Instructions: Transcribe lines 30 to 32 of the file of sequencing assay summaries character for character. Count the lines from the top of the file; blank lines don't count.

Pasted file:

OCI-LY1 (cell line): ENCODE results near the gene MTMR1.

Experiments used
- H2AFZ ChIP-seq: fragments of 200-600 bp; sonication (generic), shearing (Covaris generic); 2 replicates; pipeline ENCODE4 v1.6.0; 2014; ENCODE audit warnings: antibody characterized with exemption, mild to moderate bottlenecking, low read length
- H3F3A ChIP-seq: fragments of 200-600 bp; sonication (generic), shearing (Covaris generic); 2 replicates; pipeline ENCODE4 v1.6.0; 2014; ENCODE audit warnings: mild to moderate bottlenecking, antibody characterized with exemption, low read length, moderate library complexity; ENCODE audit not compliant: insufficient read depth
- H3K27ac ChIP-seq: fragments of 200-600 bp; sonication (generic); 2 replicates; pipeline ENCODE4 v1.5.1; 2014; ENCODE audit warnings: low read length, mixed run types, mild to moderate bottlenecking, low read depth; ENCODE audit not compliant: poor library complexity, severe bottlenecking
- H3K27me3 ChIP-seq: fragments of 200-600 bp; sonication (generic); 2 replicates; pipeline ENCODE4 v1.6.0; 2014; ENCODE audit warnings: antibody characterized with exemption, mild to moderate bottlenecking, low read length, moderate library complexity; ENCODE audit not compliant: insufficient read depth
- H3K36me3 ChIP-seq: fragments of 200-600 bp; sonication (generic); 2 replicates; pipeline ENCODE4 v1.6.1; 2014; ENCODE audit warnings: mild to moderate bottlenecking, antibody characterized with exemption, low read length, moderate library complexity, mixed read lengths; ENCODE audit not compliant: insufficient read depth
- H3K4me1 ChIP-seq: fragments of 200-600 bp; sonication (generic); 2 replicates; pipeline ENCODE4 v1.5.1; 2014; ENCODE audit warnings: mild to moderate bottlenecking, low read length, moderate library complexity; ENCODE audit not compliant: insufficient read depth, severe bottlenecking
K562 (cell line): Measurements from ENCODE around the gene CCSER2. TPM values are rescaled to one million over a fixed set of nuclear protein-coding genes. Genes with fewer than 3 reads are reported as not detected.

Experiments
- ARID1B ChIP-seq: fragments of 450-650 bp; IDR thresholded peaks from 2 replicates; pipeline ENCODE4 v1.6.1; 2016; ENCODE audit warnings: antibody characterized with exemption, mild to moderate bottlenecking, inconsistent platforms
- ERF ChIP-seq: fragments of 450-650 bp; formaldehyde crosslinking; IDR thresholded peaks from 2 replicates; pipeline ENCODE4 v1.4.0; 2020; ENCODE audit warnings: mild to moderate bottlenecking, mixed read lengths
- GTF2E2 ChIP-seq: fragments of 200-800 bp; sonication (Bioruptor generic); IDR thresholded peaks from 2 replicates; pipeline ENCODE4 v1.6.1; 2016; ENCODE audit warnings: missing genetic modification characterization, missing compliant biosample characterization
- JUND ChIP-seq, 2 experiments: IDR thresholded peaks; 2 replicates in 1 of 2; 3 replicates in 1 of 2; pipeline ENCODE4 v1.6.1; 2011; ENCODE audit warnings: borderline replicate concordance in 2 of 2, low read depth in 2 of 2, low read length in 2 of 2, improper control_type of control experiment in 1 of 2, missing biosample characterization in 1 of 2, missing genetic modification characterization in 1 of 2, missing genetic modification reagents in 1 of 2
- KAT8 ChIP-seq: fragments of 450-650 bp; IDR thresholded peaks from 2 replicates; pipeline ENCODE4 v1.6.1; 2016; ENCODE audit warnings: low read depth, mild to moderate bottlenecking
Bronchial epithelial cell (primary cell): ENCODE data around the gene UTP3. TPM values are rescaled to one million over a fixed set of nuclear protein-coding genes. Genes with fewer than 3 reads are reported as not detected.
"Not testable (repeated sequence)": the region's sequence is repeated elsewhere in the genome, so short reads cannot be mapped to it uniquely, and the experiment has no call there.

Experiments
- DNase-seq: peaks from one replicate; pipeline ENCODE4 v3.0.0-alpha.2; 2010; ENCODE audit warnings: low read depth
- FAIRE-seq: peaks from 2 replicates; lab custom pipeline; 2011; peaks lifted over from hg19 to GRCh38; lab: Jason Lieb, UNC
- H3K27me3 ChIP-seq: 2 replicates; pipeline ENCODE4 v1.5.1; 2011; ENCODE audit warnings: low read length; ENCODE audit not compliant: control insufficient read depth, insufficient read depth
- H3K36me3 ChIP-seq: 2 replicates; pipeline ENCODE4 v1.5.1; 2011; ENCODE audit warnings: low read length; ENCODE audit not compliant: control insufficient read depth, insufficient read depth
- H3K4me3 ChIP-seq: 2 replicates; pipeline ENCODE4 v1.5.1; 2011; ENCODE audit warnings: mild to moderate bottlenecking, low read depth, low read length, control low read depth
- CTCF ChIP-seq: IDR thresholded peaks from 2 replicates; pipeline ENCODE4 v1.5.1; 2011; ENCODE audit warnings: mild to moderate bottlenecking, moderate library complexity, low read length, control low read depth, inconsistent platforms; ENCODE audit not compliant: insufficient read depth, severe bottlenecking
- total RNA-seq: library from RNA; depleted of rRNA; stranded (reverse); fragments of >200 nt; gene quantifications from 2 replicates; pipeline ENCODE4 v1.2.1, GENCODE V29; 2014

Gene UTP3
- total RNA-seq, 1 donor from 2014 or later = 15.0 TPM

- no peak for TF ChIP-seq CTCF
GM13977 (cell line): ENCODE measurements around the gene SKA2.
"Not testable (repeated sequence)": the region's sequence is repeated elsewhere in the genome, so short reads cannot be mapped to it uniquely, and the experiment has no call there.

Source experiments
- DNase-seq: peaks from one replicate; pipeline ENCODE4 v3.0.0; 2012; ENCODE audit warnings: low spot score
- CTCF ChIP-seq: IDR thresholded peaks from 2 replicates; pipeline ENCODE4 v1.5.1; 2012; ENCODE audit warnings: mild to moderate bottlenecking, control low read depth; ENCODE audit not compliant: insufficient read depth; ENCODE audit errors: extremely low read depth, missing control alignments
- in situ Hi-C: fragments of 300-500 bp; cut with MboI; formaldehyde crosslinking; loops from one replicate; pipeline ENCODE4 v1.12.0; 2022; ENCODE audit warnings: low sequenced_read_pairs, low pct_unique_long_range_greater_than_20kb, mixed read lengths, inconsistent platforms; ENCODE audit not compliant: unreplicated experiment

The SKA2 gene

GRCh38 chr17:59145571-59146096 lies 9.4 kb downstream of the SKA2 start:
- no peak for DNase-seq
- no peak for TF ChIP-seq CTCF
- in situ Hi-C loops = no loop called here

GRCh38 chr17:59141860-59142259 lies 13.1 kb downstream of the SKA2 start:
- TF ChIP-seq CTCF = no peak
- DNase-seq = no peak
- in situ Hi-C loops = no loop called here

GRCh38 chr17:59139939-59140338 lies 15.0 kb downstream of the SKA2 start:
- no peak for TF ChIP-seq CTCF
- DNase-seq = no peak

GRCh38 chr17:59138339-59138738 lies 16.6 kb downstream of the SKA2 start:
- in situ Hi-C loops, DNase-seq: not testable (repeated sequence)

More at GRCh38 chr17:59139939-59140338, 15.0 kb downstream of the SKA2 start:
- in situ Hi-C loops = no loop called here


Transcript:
"Not testable (repeated sequence)": the region's sequence is repeated elsewhere in the genome, so short reads cannot be mapped to it uniquely, and the experiment has no call there.

Source experiments
- DNase-seq: peaks from one replicate; pipeline ENCODE4 v3.0.0; 2012; ENCODE audit warnings: low spot score